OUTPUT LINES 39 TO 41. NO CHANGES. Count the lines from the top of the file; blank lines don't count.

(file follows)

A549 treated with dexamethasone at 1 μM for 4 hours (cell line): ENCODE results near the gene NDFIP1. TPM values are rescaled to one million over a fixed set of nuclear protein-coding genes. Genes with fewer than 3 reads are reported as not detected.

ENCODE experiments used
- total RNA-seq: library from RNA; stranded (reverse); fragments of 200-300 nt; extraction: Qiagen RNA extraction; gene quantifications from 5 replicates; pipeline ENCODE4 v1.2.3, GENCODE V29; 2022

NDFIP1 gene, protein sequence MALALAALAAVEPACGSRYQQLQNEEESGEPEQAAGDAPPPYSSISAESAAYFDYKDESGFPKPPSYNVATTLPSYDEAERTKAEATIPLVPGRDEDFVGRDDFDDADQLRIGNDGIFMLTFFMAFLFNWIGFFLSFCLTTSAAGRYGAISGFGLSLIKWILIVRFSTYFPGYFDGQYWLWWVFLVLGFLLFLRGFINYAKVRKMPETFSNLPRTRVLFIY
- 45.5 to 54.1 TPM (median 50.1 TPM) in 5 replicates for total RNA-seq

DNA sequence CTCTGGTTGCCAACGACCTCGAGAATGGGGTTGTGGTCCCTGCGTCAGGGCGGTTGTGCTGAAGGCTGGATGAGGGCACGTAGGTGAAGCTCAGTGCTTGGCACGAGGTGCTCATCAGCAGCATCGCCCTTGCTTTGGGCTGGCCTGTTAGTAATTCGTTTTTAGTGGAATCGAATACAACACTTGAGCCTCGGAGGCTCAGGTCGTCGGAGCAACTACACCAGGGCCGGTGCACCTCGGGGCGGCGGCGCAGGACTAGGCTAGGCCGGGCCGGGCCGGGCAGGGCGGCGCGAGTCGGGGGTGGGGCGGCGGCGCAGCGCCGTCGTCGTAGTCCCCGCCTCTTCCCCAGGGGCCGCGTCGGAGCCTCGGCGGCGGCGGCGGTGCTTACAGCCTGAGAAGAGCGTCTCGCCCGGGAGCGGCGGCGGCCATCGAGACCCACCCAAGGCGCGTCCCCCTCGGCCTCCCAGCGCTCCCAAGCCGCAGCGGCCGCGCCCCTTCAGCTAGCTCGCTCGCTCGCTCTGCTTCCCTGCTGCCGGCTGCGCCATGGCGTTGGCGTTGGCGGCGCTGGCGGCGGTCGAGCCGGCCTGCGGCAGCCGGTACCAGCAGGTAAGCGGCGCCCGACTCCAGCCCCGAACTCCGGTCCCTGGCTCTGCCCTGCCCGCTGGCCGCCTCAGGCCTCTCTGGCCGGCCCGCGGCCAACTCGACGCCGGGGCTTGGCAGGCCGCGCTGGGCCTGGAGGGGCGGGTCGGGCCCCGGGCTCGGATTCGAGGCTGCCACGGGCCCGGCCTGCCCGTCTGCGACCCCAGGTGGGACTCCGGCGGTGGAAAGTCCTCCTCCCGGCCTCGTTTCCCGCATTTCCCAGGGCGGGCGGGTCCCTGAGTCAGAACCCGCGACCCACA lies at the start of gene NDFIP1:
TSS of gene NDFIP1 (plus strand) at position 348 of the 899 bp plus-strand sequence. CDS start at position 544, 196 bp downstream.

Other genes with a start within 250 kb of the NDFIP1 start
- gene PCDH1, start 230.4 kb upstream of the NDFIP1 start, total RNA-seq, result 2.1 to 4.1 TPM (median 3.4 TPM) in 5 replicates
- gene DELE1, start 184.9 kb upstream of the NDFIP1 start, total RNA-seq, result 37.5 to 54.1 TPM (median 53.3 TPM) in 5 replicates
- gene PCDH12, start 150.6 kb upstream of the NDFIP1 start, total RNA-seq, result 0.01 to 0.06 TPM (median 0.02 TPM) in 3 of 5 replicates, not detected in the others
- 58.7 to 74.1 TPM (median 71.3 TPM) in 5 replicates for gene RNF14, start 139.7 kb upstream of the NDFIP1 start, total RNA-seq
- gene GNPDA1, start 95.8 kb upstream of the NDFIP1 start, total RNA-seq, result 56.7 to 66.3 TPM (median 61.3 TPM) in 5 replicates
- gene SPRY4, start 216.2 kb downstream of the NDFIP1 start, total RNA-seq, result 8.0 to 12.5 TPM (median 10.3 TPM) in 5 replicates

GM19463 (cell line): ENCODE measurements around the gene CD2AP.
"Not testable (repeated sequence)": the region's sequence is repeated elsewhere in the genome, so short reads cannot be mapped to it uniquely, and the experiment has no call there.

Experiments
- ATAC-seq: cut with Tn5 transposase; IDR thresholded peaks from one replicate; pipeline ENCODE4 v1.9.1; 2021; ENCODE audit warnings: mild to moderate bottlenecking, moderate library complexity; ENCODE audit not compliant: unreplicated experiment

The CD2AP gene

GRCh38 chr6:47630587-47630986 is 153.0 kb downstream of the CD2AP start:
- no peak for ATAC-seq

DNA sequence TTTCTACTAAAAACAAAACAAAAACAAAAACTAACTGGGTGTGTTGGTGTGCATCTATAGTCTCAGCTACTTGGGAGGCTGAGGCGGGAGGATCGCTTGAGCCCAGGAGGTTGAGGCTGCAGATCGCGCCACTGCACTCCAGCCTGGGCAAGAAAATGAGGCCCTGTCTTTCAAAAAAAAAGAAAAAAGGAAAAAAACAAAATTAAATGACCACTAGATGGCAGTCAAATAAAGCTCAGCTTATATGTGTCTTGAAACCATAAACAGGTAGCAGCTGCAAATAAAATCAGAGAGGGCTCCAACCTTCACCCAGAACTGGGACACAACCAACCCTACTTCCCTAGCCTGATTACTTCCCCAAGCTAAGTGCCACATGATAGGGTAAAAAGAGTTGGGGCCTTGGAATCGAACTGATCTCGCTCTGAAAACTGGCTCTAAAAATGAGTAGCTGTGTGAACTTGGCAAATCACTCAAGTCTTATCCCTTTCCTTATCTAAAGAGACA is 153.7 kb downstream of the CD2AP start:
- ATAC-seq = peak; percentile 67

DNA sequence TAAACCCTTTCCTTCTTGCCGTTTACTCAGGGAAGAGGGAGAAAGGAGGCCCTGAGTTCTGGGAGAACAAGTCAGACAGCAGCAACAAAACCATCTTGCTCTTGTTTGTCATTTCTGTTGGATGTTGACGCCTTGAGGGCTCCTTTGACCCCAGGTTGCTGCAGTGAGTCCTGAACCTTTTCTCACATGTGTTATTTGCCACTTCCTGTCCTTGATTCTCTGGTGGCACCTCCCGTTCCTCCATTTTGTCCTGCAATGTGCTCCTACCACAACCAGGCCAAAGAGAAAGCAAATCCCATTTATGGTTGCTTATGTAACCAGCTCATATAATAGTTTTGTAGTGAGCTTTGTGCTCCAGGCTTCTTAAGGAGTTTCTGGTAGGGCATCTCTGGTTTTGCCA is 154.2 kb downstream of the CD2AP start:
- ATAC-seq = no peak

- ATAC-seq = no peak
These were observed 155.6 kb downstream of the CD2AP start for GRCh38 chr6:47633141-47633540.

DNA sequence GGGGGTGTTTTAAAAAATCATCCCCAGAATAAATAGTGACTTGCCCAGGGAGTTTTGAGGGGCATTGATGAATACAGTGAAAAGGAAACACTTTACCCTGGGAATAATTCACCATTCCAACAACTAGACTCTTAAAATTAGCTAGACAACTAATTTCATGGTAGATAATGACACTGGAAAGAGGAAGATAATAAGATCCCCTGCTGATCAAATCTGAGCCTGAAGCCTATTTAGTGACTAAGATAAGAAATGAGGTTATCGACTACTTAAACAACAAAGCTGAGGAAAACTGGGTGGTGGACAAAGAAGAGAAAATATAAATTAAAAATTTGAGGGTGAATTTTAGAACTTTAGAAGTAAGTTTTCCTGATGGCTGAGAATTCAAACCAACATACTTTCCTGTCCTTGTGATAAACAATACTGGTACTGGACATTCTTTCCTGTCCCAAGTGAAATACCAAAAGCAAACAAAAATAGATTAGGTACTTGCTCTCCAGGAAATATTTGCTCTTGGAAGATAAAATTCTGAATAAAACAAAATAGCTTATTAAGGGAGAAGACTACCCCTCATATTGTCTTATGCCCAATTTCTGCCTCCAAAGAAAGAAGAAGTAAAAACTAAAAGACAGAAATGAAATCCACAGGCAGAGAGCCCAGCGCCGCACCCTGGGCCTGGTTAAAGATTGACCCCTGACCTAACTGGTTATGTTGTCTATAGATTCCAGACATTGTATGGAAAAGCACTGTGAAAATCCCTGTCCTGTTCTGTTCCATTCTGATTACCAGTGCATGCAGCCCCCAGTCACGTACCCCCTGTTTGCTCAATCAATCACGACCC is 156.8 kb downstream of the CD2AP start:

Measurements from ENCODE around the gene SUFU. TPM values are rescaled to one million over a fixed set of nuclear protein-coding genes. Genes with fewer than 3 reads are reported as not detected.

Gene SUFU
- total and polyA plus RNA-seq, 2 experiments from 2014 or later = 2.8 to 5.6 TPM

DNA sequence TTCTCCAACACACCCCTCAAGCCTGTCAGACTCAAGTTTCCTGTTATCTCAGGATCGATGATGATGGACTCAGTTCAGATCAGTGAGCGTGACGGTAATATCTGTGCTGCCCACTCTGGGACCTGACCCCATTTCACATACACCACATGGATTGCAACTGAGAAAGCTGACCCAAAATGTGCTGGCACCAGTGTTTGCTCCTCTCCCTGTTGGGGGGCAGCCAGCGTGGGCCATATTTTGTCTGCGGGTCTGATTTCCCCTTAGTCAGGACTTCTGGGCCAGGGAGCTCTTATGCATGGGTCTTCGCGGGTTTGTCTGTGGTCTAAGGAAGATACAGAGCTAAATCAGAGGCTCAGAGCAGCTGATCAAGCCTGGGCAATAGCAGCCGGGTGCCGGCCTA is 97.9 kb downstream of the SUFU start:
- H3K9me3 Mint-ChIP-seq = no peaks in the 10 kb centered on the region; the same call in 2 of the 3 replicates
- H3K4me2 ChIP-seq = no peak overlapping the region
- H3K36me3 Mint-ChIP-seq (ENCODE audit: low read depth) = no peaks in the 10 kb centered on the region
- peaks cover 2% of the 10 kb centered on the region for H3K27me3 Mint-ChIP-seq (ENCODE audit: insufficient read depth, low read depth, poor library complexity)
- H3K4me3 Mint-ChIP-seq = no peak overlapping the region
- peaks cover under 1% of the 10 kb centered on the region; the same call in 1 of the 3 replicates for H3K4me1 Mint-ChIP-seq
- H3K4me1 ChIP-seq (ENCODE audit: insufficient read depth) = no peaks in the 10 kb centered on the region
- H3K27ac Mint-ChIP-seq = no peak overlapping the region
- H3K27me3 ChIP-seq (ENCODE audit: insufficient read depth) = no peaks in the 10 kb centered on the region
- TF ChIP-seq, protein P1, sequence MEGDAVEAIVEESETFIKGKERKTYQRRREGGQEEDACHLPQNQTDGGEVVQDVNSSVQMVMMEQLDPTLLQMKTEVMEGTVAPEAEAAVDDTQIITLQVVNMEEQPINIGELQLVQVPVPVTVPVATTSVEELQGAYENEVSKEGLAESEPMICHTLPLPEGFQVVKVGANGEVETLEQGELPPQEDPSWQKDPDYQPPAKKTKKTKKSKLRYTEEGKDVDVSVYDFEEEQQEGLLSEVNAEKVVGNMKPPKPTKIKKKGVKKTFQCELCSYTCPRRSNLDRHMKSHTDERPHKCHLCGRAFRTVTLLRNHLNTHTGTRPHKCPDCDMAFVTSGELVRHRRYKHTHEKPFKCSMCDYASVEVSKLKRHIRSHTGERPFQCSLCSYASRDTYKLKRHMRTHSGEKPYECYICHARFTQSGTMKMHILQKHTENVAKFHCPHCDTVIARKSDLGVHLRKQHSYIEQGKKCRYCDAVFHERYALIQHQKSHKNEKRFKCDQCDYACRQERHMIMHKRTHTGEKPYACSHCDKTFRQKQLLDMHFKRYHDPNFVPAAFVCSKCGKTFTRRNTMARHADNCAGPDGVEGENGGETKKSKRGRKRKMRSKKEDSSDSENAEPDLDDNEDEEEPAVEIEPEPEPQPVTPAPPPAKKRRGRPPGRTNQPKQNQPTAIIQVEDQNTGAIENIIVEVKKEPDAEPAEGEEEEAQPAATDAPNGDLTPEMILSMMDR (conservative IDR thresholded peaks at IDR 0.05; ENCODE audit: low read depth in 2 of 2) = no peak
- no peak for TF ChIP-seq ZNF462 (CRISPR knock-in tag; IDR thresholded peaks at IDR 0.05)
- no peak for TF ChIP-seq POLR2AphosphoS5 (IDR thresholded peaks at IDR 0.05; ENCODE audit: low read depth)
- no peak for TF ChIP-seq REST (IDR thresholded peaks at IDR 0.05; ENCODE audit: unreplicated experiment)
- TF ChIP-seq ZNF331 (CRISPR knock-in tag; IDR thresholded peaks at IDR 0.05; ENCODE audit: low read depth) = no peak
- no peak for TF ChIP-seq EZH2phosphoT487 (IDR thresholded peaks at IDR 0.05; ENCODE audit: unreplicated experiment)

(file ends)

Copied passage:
- H3K4me1 ChIP-seq (ENCODE audit: insufficient read depth) = no peaks in the 10 kb centered on the region
- H3K27ac Mint-ChIP-seq = no peak overlapping the region
- H3K27me3 ChIP-seq (ENCODE audit: insufficient read depth) = no peaks in the 10 kb centered on the region